The Storyteller (1987) s01e09 Episode Script

The True Bride

When people told themselves their past with stories explained their present with stories foretold the future with stories the best place by the fire was kept for The Storyteller.
Trolls come at the bottom of the list of people you'd want as friends.
They are revolting, trolls.
They can't even stand each other.
The Troll in this story had a daughter and she left home straight off.
In her place, the Troll found an orphan a young girl, to wait on him hand and foot.
But this girl had more in store than to do for a troll.
Oh, no.
She had a destiny.
Now, Anja had no father and mother, and the Troll was the other.
So she obeyed him, cruel though he was.
But one thing the Troll could not abide was obedience.
Of course, if she didn't obey him, woe betide her.
I should have said, trolls are always contradicting themselves.
And the Troll liked to contradict himself with a heavy stick.
It made a horrid sound as it flew through the air and onto the poor girl's back.
Blue, he contradicted on her back, black and blue.
I'm off without.
Inside this sack are being 20 pounds of feathers.
Strip them and pack them before I come back.
Yes, sir.
And remember, I'm being allergic to feathers.
A single one upsets my nose a-quivering, and a-quaking a-shimmying and a-shaking, and I don't like it! Be thank you to me and full of grate.
That's impossible! - By herself.
That's not fair.
- I know.
She plucks and cleans and packs and packs but still the feathers fill the room, still the feathers fight the sacks.
Don't be frightened.
I've come to help you.
- Where have you come from? - From your thoughts.
"Is there no one in the wide world to take pity on me?" you thought.
Well, there is.
And here I am.
Now, you're tired.
I cannot.
The Troll is my father and mother, since I have no other.
- I must obey him.
- Trust me.
Thus persuaded, Anja lay down and fell into a slumber.
And when she woke, what a sight, what a wonder.
Thank you, thank I've recurred.
Yes, sir.
You've done it! Have you done them all? I'm gast and flabbered.
I'm founded dumb.
- Was that a smile? - No.
No, sir.
I don't like smiles.
Get to bed without your supper.
Arise and wakey.
I'm having another job for you.
So, observe this pond.
Deep, you'd say.
And you'd be right.
Depth aplenty.
Drain it.
Drain it with your spoon.
And if I be recurring and find a drop of water if I so much as get my footsie wet heaven help me.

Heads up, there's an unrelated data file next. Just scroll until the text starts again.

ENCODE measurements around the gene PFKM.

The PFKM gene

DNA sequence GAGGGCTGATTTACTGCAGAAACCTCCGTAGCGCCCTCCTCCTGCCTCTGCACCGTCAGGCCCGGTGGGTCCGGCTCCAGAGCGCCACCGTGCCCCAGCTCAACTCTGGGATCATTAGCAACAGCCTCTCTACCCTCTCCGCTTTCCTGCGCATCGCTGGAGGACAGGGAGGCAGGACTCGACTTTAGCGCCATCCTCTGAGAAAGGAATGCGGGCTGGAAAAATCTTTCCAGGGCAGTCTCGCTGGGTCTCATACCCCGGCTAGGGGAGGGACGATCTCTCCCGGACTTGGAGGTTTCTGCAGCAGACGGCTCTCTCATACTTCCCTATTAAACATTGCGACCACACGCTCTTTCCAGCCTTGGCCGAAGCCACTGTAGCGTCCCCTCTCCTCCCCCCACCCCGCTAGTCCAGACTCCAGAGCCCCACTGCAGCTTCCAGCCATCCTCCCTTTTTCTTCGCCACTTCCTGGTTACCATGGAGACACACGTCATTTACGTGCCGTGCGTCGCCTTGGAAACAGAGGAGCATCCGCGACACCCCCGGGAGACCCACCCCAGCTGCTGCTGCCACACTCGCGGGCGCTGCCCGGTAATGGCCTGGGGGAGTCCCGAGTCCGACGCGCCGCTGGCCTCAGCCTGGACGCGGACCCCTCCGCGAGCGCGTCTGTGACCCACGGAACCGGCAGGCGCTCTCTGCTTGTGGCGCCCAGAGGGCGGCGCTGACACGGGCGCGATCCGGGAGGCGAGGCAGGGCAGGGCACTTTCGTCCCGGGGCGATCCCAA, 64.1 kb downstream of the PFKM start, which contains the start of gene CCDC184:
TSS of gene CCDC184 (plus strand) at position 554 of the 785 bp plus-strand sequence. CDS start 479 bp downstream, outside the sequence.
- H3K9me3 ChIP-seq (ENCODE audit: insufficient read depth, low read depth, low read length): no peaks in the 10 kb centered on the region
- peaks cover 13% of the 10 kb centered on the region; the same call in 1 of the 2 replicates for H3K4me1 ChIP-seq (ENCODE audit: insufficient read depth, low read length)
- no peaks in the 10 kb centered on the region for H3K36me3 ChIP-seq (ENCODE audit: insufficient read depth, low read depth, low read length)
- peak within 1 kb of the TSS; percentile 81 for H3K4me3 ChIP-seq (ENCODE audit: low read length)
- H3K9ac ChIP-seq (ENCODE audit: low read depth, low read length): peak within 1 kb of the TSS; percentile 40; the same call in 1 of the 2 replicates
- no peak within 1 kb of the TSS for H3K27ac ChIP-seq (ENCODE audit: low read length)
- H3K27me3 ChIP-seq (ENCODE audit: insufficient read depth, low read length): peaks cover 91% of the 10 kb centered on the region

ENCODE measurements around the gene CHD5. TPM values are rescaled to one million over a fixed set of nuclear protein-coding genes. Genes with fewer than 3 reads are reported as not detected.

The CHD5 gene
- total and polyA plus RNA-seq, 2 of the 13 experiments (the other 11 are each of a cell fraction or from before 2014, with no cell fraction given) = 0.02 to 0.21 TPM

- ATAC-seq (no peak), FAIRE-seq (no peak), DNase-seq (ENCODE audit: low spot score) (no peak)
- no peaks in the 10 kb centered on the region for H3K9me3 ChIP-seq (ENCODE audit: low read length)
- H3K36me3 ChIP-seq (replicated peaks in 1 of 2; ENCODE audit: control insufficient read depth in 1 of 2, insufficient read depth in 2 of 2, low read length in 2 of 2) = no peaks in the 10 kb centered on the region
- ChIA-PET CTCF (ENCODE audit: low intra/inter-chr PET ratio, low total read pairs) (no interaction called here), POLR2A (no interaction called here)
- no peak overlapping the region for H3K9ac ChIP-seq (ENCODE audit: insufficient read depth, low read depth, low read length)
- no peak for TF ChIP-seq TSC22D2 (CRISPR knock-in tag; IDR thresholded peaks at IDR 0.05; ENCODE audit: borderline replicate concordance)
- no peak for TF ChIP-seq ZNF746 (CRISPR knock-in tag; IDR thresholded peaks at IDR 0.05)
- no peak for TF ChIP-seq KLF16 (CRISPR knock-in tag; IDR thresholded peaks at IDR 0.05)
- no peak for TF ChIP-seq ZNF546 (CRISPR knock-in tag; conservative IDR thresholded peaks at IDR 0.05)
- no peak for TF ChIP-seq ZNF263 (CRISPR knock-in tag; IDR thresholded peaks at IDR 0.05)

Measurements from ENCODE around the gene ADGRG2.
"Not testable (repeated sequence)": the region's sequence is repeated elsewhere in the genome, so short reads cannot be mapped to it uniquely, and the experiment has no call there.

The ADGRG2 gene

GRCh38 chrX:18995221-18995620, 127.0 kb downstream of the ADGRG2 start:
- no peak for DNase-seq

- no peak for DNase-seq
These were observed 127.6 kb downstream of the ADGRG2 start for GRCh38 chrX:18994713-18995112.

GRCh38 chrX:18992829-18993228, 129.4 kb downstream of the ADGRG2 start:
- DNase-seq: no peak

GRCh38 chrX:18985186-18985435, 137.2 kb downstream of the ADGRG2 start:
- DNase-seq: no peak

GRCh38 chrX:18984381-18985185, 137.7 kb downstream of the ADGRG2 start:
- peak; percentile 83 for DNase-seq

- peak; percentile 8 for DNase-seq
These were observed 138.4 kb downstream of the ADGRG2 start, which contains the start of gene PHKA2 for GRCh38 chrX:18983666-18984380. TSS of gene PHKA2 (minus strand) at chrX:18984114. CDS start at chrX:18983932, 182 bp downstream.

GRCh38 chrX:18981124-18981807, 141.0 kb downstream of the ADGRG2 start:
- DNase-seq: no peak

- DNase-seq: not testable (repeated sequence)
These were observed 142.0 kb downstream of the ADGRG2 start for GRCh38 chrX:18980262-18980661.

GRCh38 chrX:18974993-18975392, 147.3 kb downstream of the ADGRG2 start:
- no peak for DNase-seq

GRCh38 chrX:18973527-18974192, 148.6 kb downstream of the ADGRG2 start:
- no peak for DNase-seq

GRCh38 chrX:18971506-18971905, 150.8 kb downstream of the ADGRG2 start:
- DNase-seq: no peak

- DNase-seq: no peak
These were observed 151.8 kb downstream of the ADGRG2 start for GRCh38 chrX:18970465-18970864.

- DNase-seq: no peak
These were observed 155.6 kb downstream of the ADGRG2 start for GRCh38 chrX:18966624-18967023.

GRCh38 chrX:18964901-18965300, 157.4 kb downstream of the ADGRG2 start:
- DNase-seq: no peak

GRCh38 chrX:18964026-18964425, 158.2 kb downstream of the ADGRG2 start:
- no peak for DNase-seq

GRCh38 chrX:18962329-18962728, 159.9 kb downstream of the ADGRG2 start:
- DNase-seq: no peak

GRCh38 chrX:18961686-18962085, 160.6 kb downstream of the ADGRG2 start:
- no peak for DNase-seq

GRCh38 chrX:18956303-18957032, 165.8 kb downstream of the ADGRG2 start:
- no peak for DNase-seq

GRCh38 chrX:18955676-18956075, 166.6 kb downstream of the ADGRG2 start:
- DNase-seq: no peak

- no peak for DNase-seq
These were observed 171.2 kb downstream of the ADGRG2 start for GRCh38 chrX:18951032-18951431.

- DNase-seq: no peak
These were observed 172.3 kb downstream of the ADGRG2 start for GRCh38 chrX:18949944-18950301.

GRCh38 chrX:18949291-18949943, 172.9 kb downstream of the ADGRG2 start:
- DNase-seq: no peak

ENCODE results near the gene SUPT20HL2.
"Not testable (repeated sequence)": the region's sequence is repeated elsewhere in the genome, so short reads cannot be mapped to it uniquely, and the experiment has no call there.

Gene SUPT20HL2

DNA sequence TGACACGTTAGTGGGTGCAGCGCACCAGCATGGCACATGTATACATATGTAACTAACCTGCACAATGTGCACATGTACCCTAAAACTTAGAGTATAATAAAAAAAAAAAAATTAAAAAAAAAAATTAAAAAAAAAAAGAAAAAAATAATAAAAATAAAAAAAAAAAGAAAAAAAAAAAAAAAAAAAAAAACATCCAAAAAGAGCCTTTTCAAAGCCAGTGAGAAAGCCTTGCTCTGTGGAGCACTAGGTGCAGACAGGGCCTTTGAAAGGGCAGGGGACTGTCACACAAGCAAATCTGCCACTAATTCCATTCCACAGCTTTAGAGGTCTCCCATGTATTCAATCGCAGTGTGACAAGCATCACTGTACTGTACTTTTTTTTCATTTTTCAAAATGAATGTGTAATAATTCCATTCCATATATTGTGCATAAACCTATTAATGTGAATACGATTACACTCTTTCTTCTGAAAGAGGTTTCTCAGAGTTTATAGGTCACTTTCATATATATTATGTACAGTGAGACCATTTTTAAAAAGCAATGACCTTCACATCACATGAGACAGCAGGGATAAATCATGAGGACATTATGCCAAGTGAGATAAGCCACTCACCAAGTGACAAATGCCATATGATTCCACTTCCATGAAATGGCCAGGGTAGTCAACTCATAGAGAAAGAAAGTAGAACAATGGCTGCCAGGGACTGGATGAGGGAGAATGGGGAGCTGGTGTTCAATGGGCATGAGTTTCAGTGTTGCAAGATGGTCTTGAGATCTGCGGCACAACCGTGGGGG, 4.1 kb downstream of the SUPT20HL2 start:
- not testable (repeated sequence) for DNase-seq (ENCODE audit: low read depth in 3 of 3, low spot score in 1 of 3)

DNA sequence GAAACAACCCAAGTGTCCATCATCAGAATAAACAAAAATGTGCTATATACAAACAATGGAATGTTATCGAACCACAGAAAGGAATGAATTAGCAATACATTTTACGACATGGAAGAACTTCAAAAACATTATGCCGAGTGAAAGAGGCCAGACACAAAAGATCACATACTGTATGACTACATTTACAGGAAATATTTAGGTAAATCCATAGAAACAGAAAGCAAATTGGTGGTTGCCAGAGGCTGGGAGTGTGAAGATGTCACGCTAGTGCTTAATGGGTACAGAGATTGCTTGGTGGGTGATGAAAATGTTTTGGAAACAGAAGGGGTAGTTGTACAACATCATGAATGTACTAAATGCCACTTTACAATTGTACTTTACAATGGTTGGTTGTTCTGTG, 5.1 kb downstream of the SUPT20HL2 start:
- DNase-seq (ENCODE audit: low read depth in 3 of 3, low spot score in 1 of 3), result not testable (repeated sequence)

Lion, my spoon is full of holes.
You're tired, my little.
- Lie down and sleep awhile.
- No, I dare not for my lord, the Troll will beat me with his terrible stick.
Lie down.
And then the Lion pad-padded to the pond and drank and drank and drank his fill and long before sunset had drunk it dry.
Well? I'm recurred.
Is the pond dry? - Yes.
- Yes? Yes, it is! How abstractly infuriating! Are we sure? You may laugh, but the Troll's fall cost the poor girl dear.
That night, she could not sleep for the colours on her back from the contradiction stick.
All night she sobbed from its blacks and blues.
And come the morning, the wicked Troll has another task, worse than before.
All dry, you think all finished.
You'd be wrong.
Now you can build me a palatial.
All the bits, all the pieces by nightfall, miss.
Hours later, she's moved one rock a few inches.
Dear Lion, but now even you cannot help me.
I'm to build a palace by nightfall, full of rooms and riches.
You're tired, my little.
Why not rest awhile? I cannot.
I dare not.
Sleep, rest.
And sleep she does, lying down beside him.
And as she dreams, such magic! How have you done this? I know.
I know I've not done as you asked.
How beautiful! Dear, oh, dear.
The palace is here, but Anja didn't do it.
There is being a contradiction and when there's being a contradiction, we have to speak with our friend.
- Don't you think? - I don't know.
Very probably.
Certain, in fact.
Absolutely rageous! A whole palace in one day.
This is more like it for an important troll.
Chicken, good.
Yes, sir.
And what about sherry? Is there a celery for wine? Go and be seeing.